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updated: 5/28/2013 11:50 PM

Cubs' Jackson can't shake big cloud over his head

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  • Cubs starter Edwin Jackson had things going his way Tuesday night at U.S. Cellular Field. And then the skies opened.

       Cubs starter Edwin Jackson had things going his way Tuesday night at U.S. Cellular Field. And then the skies opened.
    Paul Michna | Staff Photographer

 
 

When it rains, it pours. And this year, it's been coming down in buckets all over Edwin Jackson.

The Cubs right-hander came out dealing Tuesday night against the White Sox at U.S. Cellular Field.

Then the rains came and didn't stop. Unfortunately for Jackson and the Cubs, the storm that hit the South Side wiped out a 2-0 Cubs lead in the bottom of the third inning.

No makeup date has been announced, but the Cubs and White Sox have a common off-day June 24.

Jackson had struck out three and given up only a leadoff single to Conor Gillaspie in the third. But all of that was wiped out, as was a 2-run homer by Welington Castillo off tough Sox lefty Chris Sale in the second.

Last week in Pittsburgh, Jackson took the loss after working 3 innings in a game delayed, but not called off, because of rain.

So even though it was raining, it could have been worse.

"It's just one of those things," said Jackson, who is off to a 1-7 start with a 6.11 ERA in his first year with the Cubs after signing a four-year, $52 million deal in the winter.

"Sometimes when you're having seasons like I'm having, that's how it is. You feel good and something happens. You feel bad and something happens.

"Its kind of awkward. Back-to-back rainouts might be a first."

Jackson worked 1-2-3 innings in the first and second before giving up Gillaspie's single and then striking out Tyler Greene before the rain hit.

The Cubs have been waiting for Jackson to bust out of it, and this looked like it could be the night.

"He came out throwing the ball really well, obviously with a lot of conviction," Cubs manager Dale Sveum said. "He had velocity from the get-go, 92-93-mph cutters as well as his fastball at 96. That's kind of the guy we want to go out there all the time, with 86-87 mile-an-hour sliders and velocity from the get-go and see what happens from there."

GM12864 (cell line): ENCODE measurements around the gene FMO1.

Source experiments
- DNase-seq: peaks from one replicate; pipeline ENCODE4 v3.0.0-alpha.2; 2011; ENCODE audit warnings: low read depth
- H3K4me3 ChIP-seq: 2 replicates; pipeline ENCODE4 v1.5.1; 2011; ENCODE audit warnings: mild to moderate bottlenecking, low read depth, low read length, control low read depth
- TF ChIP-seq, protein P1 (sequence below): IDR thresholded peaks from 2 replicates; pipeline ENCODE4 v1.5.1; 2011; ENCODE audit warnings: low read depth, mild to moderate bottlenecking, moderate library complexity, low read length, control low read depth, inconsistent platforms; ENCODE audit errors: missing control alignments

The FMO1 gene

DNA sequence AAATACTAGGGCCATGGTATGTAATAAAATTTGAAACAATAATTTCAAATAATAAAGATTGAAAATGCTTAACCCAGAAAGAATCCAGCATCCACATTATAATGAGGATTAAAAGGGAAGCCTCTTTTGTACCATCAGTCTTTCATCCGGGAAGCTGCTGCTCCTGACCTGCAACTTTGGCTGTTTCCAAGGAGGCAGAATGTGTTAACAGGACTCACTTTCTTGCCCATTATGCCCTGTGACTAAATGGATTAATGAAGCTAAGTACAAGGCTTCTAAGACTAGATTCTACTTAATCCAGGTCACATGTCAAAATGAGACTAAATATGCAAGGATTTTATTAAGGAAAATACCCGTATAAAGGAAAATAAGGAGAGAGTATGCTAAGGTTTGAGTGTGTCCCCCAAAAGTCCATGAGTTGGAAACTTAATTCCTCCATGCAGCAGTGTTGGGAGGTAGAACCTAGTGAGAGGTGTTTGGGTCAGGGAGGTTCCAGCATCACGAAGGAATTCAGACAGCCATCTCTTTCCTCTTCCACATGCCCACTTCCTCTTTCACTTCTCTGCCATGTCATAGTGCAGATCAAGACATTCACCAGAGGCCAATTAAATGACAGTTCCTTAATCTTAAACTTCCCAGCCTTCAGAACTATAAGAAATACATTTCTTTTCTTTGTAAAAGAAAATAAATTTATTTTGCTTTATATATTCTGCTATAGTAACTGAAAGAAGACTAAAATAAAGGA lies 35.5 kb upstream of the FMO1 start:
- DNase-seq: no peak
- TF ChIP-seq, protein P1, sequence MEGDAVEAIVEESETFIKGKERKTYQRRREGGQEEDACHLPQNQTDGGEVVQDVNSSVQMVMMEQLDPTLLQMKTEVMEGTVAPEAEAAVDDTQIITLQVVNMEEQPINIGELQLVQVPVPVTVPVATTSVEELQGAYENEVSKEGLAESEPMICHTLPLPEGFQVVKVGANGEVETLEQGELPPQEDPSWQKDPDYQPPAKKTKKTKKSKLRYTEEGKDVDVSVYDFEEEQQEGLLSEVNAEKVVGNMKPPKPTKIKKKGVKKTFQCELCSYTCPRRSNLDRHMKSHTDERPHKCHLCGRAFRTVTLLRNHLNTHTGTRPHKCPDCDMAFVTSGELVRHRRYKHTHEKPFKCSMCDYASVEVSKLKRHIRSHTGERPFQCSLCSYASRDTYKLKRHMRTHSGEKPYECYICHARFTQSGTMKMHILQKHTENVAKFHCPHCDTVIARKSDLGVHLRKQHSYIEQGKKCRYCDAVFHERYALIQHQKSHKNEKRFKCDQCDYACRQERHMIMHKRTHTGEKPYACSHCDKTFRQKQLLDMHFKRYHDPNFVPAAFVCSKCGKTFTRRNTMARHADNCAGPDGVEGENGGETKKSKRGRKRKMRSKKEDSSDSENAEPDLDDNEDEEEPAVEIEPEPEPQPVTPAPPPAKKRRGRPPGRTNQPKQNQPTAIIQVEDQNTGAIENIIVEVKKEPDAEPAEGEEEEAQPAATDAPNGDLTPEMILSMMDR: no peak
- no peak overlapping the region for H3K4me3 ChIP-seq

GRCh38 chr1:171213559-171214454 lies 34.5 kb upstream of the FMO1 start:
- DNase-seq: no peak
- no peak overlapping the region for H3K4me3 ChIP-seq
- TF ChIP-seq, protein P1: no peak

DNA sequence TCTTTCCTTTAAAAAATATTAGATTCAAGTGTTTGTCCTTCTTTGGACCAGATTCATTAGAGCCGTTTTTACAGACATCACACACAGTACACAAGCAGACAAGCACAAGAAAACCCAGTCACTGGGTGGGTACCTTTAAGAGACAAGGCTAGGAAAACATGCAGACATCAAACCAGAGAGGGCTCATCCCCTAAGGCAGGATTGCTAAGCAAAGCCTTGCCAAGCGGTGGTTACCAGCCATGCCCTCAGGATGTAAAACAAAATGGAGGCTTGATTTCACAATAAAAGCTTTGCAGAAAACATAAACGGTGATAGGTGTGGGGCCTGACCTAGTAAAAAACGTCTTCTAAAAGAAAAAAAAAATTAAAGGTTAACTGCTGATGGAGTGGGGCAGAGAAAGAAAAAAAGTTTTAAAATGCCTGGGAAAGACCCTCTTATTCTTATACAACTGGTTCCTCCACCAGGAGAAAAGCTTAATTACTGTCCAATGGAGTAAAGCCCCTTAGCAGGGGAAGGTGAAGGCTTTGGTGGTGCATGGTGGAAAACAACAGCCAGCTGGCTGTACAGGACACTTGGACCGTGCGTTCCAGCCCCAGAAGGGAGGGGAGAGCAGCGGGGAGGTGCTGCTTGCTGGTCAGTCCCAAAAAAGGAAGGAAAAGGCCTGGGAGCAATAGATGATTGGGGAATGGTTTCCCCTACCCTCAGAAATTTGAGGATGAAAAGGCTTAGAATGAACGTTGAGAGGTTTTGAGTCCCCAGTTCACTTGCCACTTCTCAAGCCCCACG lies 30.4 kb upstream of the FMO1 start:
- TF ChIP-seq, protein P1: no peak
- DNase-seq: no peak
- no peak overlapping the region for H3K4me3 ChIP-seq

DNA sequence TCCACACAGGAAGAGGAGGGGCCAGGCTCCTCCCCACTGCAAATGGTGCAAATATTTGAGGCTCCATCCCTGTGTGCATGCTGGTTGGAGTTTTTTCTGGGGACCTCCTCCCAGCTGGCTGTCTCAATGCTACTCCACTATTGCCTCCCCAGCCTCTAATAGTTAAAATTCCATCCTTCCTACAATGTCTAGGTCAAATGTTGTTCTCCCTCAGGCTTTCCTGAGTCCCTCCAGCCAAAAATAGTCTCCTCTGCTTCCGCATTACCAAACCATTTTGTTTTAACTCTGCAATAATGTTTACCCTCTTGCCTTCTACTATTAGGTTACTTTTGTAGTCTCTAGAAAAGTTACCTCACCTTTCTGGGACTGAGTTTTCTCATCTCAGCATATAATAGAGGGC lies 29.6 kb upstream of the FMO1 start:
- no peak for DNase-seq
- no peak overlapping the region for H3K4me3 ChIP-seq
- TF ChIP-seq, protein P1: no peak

Jackson seemed to agree with his manager.

"I felt pretty good tonight," he said. "I was pretty loose from the beginning to come out and attack the strike zone hard and down."

Both the Cubs and White Sox quickly packed up and got ready to resume hostilities for the next two days on the North Side as the cross-town battle shifts sites.

Inside the Cubs' clubhouse, Castillo joked that, "in my mind, nothing happened, it was like batting practice," referring to his homer-that-wasn't off Sale.

"All that matters is keep playing," Castillo said. "Have the opportunity to be here and to be in the lineup tomorrow."

As for the 0-1 pitch he hit off Sale in the second, Castillo said. "I hit a slider. I was just trying to get a good at-bat and be aggressive. I know he's not easy to hit. Just don't put too many things in my head. See the ball and hit it."

Castillo also agreed that Jackson had pretty good stuff. Too bad he saved it up for a rainy night. "Yeah, he was really good," the catcher said. "He had something special going on."

If there was a silver lining that Jackson will be fresh for his next starts, he wasn't seeing it.

"No," he said. "I'm accustomed to throwing a lot of innings, accustomed a high pitch count. I'm used to going out there and being worked, so that doesn't have any effect on me whether I get more tired or less tired."

bmiles@dailyherald.com

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